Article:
The week that was
Surprising no one, the RBA did leave official interest rates on hold at 1.5 per cent, but this was not the key issue. The RBA marginally changed its assessment of current economic conditions and therefore the outlook, as it reacted to the surprisingly low inflation result last month and the trifecta of very weak retail sales results.
This is not to say the RBA has moved to a stance where it is poised to cut interest rates – it is still quite upbeat about the more medium term outlook and it reckons the labour market is improving at a rapid rate. The change of tone means that any talk of a near term increase in official interest rates is likely to be further hosed down until there is a clearer picture on key policy drivers – inflation, wages, unemployment, house prices and global conditions.
The week ahead
It’s all about the labour market with the dual highlights being the Wage Price Index and the Labour Force.
To wages first. One of the hangovers of the GFC has been a soft labour market with record high underemployment, still high-ish unemployment and a move to the gig workforce which is eating away at the traditional working conditions for employees, including wages. As a result of these factors, wages growth has fallen to a record low of just 1.9 per cent, roughly the rate of inflation. This weak wages growth has kept incomes well contained and, as we saw last week, retail sales growth very subdued. The data this week will get a boost from the Fair Work decision to boost to the minimum wage but this will be partly offset by the cuts to penalty rates in some retail sectors. As such the market is looking for wages to lift 0.7 per cent in the quarter for an annual rise of 2.1 per cent. Better than before but still not the sort of increase that is likely to be sending shoppers to the malls or on-line retailers.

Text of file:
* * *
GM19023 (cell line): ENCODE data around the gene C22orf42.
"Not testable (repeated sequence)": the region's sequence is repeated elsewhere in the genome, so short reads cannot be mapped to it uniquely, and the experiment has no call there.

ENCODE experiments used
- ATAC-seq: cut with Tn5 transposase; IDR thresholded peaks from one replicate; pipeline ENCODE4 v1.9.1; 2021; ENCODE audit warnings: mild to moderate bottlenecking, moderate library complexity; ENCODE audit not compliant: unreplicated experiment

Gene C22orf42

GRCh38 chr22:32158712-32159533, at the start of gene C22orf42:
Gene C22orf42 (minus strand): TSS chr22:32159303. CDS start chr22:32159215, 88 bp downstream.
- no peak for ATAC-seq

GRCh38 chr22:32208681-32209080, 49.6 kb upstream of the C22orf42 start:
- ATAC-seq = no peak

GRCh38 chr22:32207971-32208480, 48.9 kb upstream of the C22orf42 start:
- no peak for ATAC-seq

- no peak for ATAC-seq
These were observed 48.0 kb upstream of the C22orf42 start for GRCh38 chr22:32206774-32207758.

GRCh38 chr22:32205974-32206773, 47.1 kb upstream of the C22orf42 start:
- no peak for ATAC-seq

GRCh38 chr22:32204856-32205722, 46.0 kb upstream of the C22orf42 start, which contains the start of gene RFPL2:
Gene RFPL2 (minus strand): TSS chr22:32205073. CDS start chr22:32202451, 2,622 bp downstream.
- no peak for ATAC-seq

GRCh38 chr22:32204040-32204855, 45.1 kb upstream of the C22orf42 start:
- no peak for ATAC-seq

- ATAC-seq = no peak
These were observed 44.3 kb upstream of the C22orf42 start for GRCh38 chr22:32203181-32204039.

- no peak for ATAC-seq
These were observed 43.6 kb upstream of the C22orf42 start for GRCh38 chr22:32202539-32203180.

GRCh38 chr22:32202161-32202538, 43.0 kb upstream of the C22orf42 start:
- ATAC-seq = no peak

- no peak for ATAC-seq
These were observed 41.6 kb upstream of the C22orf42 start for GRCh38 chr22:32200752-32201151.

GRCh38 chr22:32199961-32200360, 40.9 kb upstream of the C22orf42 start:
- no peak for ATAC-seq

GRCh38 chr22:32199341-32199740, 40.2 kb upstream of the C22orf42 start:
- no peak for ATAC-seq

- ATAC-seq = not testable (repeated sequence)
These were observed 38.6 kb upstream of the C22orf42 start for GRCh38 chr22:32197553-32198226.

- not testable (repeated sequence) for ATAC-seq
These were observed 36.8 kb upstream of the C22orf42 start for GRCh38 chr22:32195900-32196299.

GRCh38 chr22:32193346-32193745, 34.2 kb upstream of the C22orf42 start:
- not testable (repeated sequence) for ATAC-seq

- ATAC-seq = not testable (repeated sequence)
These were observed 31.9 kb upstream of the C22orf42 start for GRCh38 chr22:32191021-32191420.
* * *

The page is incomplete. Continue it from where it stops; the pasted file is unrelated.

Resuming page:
The other marque release will be the labour force which will see whether the run of terrific jobs growth can be sustained for another month and whether the gentle trend to lower unemployment can be repeated. The jury is out but the general view of market economists is for a small 10.000 rise in employment and for the unemployment rate to remain steady at 5.5 per cent.